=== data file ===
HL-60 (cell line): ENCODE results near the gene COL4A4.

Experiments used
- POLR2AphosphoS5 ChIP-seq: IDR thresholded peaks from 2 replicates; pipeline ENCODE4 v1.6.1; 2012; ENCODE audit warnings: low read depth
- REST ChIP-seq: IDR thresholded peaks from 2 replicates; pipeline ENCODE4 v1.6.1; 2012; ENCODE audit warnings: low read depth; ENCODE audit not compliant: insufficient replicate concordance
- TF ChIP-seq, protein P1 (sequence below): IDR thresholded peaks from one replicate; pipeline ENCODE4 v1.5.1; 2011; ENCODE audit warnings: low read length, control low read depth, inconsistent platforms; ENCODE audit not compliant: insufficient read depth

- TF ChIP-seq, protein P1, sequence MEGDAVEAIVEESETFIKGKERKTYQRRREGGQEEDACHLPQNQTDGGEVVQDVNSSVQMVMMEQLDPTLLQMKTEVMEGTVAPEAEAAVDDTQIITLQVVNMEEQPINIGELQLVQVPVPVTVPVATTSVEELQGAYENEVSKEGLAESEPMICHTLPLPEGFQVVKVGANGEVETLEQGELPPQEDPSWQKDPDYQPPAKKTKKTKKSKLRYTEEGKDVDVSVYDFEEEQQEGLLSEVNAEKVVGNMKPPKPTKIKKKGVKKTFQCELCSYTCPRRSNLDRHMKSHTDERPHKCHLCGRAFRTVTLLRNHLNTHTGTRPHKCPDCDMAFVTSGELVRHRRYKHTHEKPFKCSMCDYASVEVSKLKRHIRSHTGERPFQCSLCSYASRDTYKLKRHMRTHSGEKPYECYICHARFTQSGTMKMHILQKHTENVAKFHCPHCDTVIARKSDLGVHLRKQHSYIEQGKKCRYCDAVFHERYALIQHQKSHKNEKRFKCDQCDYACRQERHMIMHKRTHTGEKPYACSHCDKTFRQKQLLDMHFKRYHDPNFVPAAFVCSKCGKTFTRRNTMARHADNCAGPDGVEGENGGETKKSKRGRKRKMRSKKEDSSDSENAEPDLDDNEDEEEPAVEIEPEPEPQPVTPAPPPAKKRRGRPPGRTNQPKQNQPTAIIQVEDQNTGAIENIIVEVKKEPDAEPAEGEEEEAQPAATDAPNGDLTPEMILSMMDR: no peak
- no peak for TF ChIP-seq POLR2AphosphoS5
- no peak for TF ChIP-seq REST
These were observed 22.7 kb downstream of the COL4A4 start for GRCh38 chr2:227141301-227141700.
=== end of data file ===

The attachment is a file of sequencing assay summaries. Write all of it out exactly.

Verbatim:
HL-60 (cell line): ENCODE results near the gene COL4A4.

Experiments used
- POLR2AphosphoS5 ChIP-seq: IDR thresholded peaks from 2 replicates; pipeline ENCODE4 v1.6.1; 2012; ENCODE audit warnings: low read depth
- REST ChIP-seq: IDR thresholded peaks from 2 replicates; pipeline ENCODE4 v1.6.1; 2012; ENCODE audit warnings: low read depth; ENCODE audit not compliant: insufficient replicate concordance
- TF ChIP-seq, protein P1 (sequence below): IDR thresholded peaks from one replicate; pipeline ENCODE4 v1.5.1; 2011; ENCODE audit warnings: low read length, control low read depth, inconsistent platforms; ENCODE audit not compliant: insufficient read depth

- TF ChIP-seq, protein P1, sequence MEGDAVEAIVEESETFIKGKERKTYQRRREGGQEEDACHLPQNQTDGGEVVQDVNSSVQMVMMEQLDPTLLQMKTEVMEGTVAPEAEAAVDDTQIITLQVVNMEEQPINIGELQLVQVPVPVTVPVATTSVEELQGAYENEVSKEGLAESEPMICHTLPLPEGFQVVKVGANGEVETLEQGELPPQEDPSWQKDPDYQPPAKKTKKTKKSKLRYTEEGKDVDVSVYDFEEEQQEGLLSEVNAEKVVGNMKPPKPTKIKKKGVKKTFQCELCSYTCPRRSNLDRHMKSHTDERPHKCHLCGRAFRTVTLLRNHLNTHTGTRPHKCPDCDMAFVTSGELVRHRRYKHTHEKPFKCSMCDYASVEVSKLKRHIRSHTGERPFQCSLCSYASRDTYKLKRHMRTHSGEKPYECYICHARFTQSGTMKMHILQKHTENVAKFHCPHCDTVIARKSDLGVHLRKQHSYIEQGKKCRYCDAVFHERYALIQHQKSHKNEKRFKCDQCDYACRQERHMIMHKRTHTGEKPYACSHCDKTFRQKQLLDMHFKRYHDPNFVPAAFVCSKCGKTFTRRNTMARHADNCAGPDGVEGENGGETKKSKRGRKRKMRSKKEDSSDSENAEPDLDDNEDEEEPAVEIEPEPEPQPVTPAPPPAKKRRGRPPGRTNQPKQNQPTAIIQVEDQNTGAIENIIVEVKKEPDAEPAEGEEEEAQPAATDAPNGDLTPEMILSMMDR: no peak
- no peak for TF ChIP-seq POLR2AphosphoS5
- no peak for TF ChIP-seq REST
These were observed 22.7 kb downstream of the COL4A4 start for GRCh38 chr2:227141301-227141700.